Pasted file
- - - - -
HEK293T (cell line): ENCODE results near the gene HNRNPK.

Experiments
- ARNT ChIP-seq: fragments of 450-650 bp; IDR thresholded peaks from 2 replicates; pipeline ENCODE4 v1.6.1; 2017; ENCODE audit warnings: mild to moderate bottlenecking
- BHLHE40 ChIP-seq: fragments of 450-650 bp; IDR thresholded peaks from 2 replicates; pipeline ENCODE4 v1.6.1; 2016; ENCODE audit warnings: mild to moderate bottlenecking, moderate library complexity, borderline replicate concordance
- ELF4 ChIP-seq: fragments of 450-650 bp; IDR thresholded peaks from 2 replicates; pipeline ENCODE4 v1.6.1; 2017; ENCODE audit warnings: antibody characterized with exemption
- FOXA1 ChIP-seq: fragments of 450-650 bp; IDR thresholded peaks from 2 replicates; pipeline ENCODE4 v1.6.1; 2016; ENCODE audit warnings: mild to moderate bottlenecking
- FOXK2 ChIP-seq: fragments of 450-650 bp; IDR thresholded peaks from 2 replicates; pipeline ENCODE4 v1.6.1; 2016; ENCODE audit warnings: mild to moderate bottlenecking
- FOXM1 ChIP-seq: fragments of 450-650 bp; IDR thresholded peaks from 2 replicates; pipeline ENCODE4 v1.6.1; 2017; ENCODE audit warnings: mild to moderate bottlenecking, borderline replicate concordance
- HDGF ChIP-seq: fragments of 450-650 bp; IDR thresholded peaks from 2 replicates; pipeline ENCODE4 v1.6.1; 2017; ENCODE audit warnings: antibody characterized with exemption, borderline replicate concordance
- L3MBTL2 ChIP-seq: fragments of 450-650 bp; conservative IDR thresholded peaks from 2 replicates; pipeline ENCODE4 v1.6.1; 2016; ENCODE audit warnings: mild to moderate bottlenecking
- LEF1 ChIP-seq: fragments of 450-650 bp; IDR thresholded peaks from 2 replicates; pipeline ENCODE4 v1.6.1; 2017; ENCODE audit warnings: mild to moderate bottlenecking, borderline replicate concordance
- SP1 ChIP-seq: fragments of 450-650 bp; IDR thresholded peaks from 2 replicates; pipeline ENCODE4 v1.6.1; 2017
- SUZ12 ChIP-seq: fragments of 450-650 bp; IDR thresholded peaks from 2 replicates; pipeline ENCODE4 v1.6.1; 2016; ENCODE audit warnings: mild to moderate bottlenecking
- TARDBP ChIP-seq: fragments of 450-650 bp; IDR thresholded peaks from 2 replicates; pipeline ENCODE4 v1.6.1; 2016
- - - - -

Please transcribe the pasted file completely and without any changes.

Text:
HEK293T (cell line): ENCODE results near the gene HNRNPK.

Experiments
- ARNT ChIP-seq: fragments of 450-650 bp; IDR thresholded peaks from 2 replicates; pipeline ENCODE4 v1.6.1; 2017; ENCODE audit warnings: mild to moderate bottlenecking
- BHLHE40 ChIP-seq: fragments of 450-650 bp; IDR thresholded peaks from 2 replicates; pipeline ENCODE4 v1.6.1; 2016; ENCODE audit warnings: mild to moderate bottlenecking, moderate library complexity, borderline replicate concordance
- ELF4 ChIP-seq: fragments of 450-650 bp; IDR thresholded peaks from 2 replicates; pipeline ENCODE4 v1.6.1; 2017; ENCODE audit warnings: antibody characterized with exemption
- FOXA1 ChIP-seq: fragments of 450-650 bp; IDR thresholded peaks from 2 replicates; pipeline ENCODE4 v1.6.1; 2016; ENCODE audit warnings: mild to moderate bottlenecking
- FOXK2 ChIP-seq: fragments of 450-650 bp; IDR thresholded peaks from 2 replicates; pipeline ENCODE4 v1.6.1; 2016; ENCODE audit warnings: mild to moderate bottlenecking
- FOXM1 ChIP-seq: fragments of 450-650 bp; IDR thresholded peaks from 2 replicates; pipeline ENCODE4 v1.6.1; 2017; ENCODE audit warnings: mild to moderate bottlenecking, borderline replicate concordance
- HDGF ChIP-seq: fragments of 450-650 bp; IDR thresholded peaks from 2 replicates; pipeline ENCODE4 v1.6.1; 2017; ENCODE audit warnings: antibody characterized with exemption, borderline replicate concordance
- L3MBTL2 ChIP-seq: fragments of 450-650 bp; conservative IDR thresholded peaks from 2 replicates; pipeline ENCODE4 v1.6.1; 2016; ENCODE audit warnings: mild to moderate bottlenecking
- LEF1 ChIP-seq: fragments of 450-650 bp; IDR thresholded peaks from 2 replicates; pipeline ENCODE4 v1.6.1; 2017; ENCODE audit warnings: mild to moderate bottlenecking, borderline replicate concordance
- SP1 ChIP-seq: fragments of 450-650 bp; IDR thresholded peaks from 2 replicates; pipeline ENCODE4 v1.6.1; 2017
- SUZ12 ChIP-seq: fragments of 450-650 bp; IDR thresholded peaks from 2 replicates; pipeline ENCODE4 v1.6.1; 2016; ENCODE audit warnings: mild to moderate bottlenecking
- TARDBP ChIP-seq: fragments of 450-650 bp; IDR thresholded peaks from 2 replicates; pipeline ENCODE4 v1.6.1; 2016